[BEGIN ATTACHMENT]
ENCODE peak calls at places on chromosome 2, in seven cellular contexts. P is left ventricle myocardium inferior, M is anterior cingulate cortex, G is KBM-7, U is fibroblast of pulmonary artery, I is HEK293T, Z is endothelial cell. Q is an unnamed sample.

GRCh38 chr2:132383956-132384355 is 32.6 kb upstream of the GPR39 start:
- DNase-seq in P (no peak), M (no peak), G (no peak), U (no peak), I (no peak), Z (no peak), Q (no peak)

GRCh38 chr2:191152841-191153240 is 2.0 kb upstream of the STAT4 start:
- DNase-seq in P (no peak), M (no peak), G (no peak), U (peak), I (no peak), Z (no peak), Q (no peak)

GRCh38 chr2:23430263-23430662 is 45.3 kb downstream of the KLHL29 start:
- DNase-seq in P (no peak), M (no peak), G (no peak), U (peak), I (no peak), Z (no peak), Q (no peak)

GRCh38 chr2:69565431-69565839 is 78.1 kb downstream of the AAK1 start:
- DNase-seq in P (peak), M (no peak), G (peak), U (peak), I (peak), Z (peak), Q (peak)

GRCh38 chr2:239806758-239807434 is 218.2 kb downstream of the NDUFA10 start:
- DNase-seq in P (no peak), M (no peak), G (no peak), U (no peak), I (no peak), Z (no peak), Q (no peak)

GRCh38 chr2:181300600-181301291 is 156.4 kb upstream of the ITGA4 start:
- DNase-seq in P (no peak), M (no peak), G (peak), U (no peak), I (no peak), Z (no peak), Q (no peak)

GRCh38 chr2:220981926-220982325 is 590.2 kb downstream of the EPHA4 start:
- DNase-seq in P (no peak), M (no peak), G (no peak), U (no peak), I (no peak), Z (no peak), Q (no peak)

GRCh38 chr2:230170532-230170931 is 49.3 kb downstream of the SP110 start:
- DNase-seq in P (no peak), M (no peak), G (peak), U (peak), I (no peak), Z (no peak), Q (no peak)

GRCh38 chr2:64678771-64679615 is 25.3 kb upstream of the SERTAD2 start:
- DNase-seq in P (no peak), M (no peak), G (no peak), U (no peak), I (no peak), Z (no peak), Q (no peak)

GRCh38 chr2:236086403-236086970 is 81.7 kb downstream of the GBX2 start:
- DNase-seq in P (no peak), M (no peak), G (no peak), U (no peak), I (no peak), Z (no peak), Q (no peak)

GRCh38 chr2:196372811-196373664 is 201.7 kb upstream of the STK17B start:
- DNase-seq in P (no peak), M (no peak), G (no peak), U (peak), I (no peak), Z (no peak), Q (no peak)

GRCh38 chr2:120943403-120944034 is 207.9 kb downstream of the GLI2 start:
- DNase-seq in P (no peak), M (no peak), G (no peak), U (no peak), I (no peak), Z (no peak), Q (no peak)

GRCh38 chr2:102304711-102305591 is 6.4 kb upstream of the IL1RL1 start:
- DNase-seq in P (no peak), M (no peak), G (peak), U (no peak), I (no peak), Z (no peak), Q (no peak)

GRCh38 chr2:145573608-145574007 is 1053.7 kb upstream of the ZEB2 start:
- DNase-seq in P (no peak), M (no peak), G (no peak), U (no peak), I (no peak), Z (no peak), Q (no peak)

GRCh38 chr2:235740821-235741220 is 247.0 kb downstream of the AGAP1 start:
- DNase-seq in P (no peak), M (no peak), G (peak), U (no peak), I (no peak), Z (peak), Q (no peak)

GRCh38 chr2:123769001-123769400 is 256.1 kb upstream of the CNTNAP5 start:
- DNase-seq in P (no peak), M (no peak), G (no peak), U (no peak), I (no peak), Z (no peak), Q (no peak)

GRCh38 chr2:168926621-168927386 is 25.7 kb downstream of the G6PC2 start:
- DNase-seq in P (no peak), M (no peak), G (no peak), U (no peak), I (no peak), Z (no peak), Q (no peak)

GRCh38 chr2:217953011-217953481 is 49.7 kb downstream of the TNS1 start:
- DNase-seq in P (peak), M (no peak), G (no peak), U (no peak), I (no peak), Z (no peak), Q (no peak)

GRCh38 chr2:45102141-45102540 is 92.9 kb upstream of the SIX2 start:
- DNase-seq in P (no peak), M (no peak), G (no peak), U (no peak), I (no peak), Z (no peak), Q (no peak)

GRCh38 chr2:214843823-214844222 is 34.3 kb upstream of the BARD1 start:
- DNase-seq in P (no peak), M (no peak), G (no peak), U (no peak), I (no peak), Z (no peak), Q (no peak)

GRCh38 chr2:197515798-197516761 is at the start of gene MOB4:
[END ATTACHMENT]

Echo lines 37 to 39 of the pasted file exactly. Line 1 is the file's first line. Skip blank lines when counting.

- DNase-seq in P (peak), M (no peak), G (no peak), U (no peak), I (no peak), Z (no peak), Q (no peak)

GRCh38 chr2:45102141-45102540 is 92.9 kb upstream of the SIX2 start:
- DNase-seq in P (no peak), M (no peak), G (no peak), U (no peak), I (no peak), Z (no peak), Q (no peak)